As It Happened: Ryman Auditorium staff confiscate Pride flag at Harry Styles gig

Audience members from last night’s Harry Styles performance are today questioning the sincerity of the Ryman Auditorium’s motto — All Are Welcome — in light of what appeared to have been a discriminatory incident at the iconic venue.

Kirk Cunningham, who was in attendance, reached out to O&AN regarding the issue.

“A concertgoer who was in their seat had security surround them and had them remove a rainbow flag they had wrapped around them,” he said. “They were supporting their rights, and the rights that Harry Styles has been supporting onstage, yet the Ryman's behavior demonstrates discrimination to this person and embarrassment for making a scene in the middle of a packed auditorium.”

Before the show concluded, the removal of the flag began making the rounds on social media. In an attempt to quell the situation, the official Ryman Auditorium Twitter account acknowledged the conversations online.

Fans familiar with the Ryman’s policies also defended the venue on social media, saying they are very strict about what they allow into the building. But far from settling the qualms of attendees like Cunningham, the tweet added to the questions many had, since flags aren’t explicitly mentioned in the notice and the audience member appeared to be simply wearing the flag as a blanket or jacket.

“The [Ryman Auditorium] tweet had an image of their banned items and flags are not on that list and the person wasn't holding up the flag to block anyone's view,” Cunningham said. “They were wrapped in the flag, sitting down. It appears the Ryman targeted this person because the flag they were carrying was a pride flag. I thought I would pass this information along as it made many feel uncomfortable in what otherwise should have been a fun concert experience.”

As word began to spread, other stories were shared on social media. Audience member @brittneyannwomack shared her story on Instagram:

Harry Styles himself from the stage acknowledged the earlier disturbance. In this YouTube video he can be heard saying, "I was told that this was removed somewhere," as he turned away and then presented the flag to the crowd, "and I'd like to bring it back.." The remainder of his statement is inaudible due to screams and cheers from the audience.

The Ryman Auditorium is owned and operated by Ryman Hospitality Properties, a publicly traded real estate investment trust. It is a signatory to the Tennessee Thrives pledge from 2016, a business-led coalition defined by its statement of non-discrimination that was developed in the wake of the state legislature's counseling discrimination law targeting LGBT Tennesseans which granted counselors and therapists the freedom to deny clients based on "sincerely held principles."

Despite that sign of support to the LGBT community, the company is not a member of the Nashville LGBT Chamber of Commerce and its employment non-discrimination policy (page 11, item D) does not include sexual orientation nor does it include gender identity.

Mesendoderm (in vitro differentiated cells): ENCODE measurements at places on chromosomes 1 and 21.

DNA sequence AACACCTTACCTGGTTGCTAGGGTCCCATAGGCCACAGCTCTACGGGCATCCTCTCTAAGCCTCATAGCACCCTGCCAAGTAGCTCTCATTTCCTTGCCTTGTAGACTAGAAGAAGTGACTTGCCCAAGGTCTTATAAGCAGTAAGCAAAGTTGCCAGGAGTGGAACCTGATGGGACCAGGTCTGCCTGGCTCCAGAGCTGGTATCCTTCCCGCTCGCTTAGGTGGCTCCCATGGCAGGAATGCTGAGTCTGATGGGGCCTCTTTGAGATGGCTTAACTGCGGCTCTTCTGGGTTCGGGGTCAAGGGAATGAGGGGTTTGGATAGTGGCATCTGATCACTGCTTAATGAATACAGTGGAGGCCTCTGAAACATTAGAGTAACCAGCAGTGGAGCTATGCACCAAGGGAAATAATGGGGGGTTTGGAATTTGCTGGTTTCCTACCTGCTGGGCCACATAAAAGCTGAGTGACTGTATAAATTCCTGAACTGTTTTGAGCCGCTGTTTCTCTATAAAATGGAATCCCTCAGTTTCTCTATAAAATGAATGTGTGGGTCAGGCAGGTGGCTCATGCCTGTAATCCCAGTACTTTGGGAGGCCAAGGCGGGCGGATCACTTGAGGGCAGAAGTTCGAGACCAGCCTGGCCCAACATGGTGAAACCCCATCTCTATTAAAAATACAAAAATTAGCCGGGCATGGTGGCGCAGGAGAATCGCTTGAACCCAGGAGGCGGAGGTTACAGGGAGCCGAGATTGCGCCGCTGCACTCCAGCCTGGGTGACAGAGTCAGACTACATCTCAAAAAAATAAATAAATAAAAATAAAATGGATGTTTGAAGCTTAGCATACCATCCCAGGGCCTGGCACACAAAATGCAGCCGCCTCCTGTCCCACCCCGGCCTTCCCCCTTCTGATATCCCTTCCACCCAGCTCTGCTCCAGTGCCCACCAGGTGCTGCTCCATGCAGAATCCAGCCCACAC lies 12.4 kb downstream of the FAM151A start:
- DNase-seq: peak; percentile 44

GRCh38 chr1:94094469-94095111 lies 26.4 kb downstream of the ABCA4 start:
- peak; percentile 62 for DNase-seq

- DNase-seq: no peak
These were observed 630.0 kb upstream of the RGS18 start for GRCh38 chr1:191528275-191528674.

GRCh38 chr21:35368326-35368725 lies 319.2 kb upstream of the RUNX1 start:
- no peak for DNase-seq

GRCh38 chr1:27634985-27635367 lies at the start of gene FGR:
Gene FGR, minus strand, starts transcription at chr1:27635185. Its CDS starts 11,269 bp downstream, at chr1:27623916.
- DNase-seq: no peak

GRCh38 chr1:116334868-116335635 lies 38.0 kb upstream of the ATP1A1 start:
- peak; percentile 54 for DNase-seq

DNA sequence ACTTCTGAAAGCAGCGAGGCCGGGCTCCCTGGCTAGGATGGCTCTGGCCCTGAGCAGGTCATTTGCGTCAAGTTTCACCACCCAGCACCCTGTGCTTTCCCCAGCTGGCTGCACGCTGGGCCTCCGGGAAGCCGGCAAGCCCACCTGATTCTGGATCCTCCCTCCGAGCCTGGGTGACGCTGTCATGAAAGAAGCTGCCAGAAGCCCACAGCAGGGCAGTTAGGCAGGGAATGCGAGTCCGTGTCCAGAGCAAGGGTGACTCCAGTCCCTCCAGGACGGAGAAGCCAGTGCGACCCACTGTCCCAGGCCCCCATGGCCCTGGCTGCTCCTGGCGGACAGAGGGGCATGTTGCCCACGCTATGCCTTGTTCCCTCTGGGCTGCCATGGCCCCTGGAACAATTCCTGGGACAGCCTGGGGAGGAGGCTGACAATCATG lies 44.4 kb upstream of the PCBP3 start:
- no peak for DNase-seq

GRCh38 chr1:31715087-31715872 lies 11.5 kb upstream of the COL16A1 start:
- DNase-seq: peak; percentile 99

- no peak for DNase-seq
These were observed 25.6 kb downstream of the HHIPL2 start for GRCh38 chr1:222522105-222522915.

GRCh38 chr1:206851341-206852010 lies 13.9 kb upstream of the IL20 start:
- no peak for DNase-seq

In a statement provided to O&AN, the company acknowledged the need to further clarify its list of prohibited items and emphasized its intention to "embrace all members of our community."

At the Ryman, we are committed to providing all of our guests with the best concert experience possible. We have a long-standing history of being a welcoming place that celebrates diversity both on stage and off. Our policy prohibiting large items that could potentially obstruct someone's view is in place due to the small and intimate nature of our venue. We are reviewing our policy internally to further clarify the prohibited items list so our guests have a better idea of what to expect in the future. The Ryman's motto is "All Are Welcome," and it is our intent to embrace all members of our community.

As for Kirk Cunningham, one of the concertgoers who witnessed the confiscation of the flag last night, this is an opportunity for the venue to refine its methods when enforcing a policy. “My hope for the Ryman is that this ordeal can be a teachable moment," he said, "and hopefully in the future, should a situation like this occur, it can be handled with a little more dignity and respect than it was last night."

"A concert should be a place where everyone should be able to come together and have a nice evening and unfortunately due to the Ryman's actions last night, that wasn't the case for this particular show.”

Photo by Kenny Eliason on Unsplash

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The LGBTQIA+ National Grant allows eligible small businesses to receive one of 25 grants totaling $25,000. Founders First is committed to increasing the number of diverse founder-led companies generating over $1 million in revenue and creating premium-wage jobs. To be eligible, the company's founder must identify as LGBTQIA+, have an active U.S.-based business, be the CEO, President, or owner, and employ between 2 and 50 employees

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